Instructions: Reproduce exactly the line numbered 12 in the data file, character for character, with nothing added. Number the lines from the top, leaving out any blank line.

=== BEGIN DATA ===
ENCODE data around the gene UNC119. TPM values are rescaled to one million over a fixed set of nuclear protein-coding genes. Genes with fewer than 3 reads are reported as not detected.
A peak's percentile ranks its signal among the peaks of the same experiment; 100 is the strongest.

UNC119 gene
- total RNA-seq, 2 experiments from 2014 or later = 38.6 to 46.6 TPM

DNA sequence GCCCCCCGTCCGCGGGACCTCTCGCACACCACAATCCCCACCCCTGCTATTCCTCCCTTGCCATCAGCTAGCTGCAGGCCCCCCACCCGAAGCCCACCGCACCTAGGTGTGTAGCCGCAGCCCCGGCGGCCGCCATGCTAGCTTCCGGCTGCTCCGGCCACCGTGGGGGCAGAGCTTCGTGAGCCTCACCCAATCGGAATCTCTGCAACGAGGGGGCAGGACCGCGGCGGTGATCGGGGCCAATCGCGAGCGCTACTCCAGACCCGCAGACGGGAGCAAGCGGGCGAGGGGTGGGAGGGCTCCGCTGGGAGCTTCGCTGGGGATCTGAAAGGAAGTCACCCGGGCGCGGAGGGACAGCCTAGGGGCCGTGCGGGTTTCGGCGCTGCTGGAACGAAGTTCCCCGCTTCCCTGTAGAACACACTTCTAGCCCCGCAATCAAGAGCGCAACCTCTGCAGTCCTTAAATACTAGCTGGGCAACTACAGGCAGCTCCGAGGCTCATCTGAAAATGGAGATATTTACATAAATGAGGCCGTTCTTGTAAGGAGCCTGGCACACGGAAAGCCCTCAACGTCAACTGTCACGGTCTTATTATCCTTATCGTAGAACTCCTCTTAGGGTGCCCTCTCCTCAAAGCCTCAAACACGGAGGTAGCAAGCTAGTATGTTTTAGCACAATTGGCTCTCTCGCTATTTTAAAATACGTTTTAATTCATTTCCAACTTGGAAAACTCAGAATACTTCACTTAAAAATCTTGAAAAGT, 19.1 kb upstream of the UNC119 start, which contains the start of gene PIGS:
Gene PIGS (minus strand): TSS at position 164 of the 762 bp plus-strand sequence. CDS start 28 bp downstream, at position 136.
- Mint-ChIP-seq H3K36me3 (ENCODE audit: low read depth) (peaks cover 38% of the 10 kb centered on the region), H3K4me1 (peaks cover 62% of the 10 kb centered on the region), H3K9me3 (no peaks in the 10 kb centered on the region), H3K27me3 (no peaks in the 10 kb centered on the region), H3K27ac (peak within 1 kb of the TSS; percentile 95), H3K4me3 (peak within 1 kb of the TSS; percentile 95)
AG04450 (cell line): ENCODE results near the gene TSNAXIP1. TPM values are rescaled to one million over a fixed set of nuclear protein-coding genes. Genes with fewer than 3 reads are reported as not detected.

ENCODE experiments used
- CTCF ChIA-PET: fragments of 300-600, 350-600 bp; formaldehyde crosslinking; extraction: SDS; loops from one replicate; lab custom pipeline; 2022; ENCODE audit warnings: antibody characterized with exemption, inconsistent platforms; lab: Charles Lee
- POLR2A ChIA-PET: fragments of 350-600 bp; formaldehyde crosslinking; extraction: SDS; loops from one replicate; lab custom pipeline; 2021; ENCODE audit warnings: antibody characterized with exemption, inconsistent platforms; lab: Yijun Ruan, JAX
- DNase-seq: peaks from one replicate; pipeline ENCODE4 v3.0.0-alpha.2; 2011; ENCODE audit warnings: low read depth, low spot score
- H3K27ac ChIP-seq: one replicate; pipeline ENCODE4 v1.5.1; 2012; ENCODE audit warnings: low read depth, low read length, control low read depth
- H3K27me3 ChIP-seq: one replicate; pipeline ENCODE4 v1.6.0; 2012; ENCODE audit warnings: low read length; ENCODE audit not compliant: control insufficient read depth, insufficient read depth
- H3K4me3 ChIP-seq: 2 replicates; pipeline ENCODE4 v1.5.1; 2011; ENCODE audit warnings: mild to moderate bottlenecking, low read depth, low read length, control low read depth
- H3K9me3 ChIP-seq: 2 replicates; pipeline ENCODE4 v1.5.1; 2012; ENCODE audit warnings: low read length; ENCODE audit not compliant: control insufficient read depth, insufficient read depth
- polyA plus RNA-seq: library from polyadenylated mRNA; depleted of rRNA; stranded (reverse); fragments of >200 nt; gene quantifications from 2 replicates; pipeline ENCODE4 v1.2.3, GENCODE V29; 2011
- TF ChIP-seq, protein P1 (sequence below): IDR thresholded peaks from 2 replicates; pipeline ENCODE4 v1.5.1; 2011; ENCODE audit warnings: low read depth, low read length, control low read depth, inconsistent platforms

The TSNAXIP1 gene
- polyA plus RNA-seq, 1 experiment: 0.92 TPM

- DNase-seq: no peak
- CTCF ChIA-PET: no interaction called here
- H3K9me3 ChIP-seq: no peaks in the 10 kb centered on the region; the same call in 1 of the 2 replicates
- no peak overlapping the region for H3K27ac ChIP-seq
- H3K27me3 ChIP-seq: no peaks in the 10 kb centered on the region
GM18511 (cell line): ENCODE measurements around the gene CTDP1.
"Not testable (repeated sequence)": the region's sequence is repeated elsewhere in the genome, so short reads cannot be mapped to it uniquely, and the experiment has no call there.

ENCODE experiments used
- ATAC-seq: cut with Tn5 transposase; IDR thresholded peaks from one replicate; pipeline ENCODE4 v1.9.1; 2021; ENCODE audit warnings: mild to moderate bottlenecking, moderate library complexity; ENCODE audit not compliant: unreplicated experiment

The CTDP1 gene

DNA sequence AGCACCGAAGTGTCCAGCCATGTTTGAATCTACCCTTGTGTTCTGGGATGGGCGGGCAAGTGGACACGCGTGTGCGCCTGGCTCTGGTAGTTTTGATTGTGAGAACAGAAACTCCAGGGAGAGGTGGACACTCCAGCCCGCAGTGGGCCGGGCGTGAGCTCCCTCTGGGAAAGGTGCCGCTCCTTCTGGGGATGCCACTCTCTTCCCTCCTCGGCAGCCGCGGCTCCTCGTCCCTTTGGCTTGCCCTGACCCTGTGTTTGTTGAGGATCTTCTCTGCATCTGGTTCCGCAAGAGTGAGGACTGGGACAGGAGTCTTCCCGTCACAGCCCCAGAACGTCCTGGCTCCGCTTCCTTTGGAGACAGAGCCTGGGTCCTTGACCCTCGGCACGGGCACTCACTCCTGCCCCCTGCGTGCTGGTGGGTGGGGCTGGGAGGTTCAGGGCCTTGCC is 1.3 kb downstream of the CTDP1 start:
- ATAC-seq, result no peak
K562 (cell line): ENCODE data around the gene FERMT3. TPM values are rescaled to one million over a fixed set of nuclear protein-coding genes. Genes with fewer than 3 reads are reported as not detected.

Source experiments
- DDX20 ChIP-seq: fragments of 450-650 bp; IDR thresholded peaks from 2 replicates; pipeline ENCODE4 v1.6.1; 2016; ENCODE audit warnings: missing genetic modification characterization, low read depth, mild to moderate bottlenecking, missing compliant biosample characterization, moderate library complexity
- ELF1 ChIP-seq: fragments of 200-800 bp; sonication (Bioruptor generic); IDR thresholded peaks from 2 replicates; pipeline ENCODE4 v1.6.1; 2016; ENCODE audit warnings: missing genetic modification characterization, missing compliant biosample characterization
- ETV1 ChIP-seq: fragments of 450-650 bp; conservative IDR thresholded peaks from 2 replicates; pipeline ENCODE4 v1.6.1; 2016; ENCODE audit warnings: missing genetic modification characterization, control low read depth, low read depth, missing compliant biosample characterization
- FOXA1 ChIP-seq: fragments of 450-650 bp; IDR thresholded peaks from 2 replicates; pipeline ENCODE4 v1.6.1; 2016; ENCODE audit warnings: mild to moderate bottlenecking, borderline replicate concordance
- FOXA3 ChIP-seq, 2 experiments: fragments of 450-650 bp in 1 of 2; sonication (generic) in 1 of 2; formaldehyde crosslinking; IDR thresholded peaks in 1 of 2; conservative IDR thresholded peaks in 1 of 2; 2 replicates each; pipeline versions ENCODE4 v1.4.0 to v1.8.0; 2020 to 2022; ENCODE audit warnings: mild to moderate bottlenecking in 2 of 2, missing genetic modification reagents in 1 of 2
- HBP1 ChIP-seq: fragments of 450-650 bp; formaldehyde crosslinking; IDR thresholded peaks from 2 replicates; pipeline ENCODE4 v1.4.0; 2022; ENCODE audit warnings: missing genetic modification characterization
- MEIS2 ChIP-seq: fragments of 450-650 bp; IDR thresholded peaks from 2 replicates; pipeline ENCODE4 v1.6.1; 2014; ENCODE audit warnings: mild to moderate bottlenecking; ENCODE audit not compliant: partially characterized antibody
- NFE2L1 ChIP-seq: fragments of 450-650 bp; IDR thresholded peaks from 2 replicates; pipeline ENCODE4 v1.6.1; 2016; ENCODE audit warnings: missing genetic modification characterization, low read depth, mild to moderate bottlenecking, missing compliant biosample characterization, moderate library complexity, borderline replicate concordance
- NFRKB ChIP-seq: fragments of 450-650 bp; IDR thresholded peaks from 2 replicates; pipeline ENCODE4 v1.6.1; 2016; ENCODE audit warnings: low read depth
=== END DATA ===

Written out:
- DNase-seq: peaks from one replicate; pipeline ENCODE4 v3.0.0-alpha.2; 2011; ENCODE audit warnings: low read depth, low spot score